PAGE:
While the Detectives are Away
For the eighteenth Gaslight Mystery, author Victoria Thompson does something different. For me, the risk paid off as I enjoyed Murder on St. Nicholas Avenue.
When Maeve answers the door, the last thing she expects is a woman desperately looking for Frank Malloy. Mrs. O’Neil is a former neighbor of the Malloys, and she is anxious to find Frank because her daughter, Una, has just been arrested for the murder of her husband.
The problem is that Frank and his new wife, Sarah Brandt, are in Europe on their honeymoon. So Maeve jumps into the investigation, aided by Gino and Sarah’s parents. Will the four of them uncover what really happened?
If you are new to the series, the changes here might not mean much, but fans will immediately figure out what has changed. Normally, Frank and Sarah are the main characters, although the characters I’ve named before have all helped out with the cases the pair have faced in the series. I’m not sure how I would have felt about that going into this book blind, but I knew what was going to be happening before I picked it up, so I didn’t mind at all.
It helps that I love these characters. It was great to see them get chances to shine without Frank and Sarah around. Maeve and Gino’s flirting was fun, and I always laugh when Sarah’s parents are on the page. Their reactions to things and each other is just priceless.
The mystery itself is puzzling. I wasn’t sure where things were going until the end. Despite some of the fun we had elsewhere in the book, the mystery itself is pretty serious, and the book juggles the tones appropriately. I did feel that the “compare notes and theorize” scenes between the detectives could have been better summarized at times to speed things along, but that’s a minor complaint since I had trouble setting the book down, which is always an issue with this series.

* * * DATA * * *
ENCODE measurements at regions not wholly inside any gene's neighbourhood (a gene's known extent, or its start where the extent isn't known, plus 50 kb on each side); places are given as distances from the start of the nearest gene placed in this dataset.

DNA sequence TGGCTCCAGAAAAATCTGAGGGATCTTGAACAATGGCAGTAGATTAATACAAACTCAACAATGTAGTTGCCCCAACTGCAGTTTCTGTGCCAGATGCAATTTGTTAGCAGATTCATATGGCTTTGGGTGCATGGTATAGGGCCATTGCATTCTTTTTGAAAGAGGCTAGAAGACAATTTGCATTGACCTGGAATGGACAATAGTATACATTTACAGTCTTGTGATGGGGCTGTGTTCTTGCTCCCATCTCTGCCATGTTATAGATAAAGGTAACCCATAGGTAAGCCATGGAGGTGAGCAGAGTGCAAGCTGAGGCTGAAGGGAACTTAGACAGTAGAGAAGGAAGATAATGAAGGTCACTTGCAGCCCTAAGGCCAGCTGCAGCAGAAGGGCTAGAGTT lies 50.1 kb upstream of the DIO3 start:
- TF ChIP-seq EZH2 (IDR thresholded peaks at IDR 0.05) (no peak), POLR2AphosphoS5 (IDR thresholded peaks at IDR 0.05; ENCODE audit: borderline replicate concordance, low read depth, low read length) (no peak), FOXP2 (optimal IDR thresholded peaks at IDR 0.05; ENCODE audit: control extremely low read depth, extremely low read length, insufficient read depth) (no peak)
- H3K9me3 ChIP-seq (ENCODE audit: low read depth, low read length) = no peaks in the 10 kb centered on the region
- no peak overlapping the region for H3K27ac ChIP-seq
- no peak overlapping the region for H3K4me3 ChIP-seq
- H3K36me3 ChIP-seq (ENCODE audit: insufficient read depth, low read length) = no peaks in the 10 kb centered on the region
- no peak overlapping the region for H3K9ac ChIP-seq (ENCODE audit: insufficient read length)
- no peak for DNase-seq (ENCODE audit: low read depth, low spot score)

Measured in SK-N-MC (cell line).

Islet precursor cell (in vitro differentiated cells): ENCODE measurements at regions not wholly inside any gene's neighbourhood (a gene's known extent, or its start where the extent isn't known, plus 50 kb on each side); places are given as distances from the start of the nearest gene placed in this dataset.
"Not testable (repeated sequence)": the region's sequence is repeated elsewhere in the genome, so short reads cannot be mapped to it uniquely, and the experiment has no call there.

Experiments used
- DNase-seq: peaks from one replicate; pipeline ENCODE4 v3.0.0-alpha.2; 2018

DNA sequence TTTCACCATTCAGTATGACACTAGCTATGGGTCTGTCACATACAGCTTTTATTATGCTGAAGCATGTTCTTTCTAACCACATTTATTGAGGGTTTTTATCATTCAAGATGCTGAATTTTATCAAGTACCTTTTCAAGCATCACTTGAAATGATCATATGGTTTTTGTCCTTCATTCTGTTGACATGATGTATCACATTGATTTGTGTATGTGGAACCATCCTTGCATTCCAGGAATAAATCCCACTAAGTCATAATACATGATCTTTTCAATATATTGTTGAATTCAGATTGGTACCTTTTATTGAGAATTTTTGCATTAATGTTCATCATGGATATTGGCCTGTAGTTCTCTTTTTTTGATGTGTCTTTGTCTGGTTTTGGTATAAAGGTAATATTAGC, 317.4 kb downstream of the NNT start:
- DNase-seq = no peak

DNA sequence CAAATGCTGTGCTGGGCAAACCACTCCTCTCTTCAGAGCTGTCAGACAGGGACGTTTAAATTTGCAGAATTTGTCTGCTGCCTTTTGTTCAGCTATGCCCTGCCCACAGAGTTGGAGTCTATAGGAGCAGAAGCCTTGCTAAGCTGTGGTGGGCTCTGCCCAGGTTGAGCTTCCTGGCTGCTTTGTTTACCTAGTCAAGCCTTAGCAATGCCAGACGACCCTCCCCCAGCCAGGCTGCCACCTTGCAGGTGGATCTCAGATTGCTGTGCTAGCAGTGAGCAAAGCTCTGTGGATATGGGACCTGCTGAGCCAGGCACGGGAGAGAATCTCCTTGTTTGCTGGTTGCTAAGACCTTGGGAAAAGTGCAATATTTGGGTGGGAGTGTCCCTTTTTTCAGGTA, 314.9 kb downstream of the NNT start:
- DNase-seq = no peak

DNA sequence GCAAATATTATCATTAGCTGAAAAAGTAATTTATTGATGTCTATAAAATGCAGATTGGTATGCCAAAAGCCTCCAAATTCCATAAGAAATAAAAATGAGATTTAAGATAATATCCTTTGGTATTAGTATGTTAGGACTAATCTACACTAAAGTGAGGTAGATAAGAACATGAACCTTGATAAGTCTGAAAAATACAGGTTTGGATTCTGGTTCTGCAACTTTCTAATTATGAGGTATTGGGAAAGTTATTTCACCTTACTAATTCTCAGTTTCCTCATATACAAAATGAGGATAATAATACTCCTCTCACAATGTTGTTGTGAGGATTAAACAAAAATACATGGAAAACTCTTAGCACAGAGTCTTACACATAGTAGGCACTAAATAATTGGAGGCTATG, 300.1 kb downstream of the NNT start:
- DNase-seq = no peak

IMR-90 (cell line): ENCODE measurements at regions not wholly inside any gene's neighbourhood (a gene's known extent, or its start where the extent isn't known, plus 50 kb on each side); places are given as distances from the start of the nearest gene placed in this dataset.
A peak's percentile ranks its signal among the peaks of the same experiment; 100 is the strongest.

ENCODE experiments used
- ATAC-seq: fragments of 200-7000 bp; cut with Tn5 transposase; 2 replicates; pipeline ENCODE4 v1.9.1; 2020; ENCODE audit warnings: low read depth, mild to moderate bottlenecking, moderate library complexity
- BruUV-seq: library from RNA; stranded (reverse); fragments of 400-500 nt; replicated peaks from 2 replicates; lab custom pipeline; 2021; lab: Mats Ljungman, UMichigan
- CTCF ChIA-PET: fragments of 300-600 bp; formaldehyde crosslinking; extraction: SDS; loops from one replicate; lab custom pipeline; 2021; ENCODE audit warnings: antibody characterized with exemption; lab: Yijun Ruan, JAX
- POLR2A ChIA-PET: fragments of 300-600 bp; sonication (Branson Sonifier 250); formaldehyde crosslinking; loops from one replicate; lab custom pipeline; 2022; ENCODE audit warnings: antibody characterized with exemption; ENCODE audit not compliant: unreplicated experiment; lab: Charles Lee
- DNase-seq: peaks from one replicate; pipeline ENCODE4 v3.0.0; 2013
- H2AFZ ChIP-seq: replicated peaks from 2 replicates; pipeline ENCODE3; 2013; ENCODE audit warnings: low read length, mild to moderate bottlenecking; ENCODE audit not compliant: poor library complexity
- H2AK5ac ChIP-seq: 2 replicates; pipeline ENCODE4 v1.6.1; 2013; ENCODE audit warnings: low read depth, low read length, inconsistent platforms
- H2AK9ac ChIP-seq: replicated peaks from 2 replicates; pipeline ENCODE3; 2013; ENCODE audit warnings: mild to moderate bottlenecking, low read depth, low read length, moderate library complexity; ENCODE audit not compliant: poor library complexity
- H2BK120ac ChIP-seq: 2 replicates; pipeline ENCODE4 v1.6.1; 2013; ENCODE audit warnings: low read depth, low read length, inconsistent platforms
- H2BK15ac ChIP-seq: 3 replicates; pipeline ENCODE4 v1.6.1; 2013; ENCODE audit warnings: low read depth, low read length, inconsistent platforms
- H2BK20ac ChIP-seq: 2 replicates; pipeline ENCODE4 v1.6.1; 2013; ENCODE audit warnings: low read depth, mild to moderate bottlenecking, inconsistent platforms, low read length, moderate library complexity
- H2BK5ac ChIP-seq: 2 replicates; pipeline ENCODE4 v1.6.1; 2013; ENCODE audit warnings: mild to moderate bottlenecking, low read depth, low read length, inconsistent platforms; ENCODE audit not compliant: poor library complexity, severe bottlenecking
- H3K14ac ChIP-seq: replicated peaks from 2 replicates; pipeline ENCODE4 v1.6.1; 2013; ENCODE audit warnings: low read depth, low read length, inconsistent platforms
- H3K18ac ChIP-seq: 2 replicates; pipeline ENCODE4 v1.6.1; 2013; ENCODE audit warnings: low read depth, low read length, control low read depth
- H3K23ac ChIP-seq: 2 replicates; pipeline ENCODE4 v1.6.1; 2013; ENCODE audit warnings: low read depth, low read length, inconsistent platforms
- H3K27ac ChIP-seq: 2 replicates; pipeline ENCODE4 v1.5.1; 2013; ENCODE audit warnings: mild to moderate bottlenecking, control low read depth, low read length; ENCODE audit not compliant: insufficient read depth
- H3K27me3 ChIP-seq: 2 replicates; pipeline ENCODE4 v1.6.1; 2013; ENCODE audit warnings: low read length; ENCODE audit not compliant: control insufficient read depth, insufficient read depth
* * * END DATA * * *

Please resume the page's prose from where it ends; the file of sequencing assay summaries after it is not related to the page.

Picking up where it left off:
Unfortunately, there were some timeline issues with the ending. While the climax makes perfect sense, the characters forgot a day in there. If they would have remembered that day, the climax would make even more sense. It’s a pet peeve of mine, so I do have to mention it, but it is a minor issue overall.
This book is considered a Christmas entry in the series. There are a couple of references to the holiday, and the final scene takes place a couple of days before Christmas, but it isn’t a heavy aspect of the books. Fans won’t be surprised since the emphasis has always been on the mystery and the characters’ relationships to each other. Since the series is set in the late 1890’s in New York City, I got a kick out of seeing the beginnings of some of the traditions we know and love now.
Fans of the series will enjoy the uniqueness that is Murder on St. Nicholas Avenue. If you are new to the series, you might not get quite as much from it, but the mystery and characters will still draw you in.
Enjoy the rest of the Gaslight Mysteries.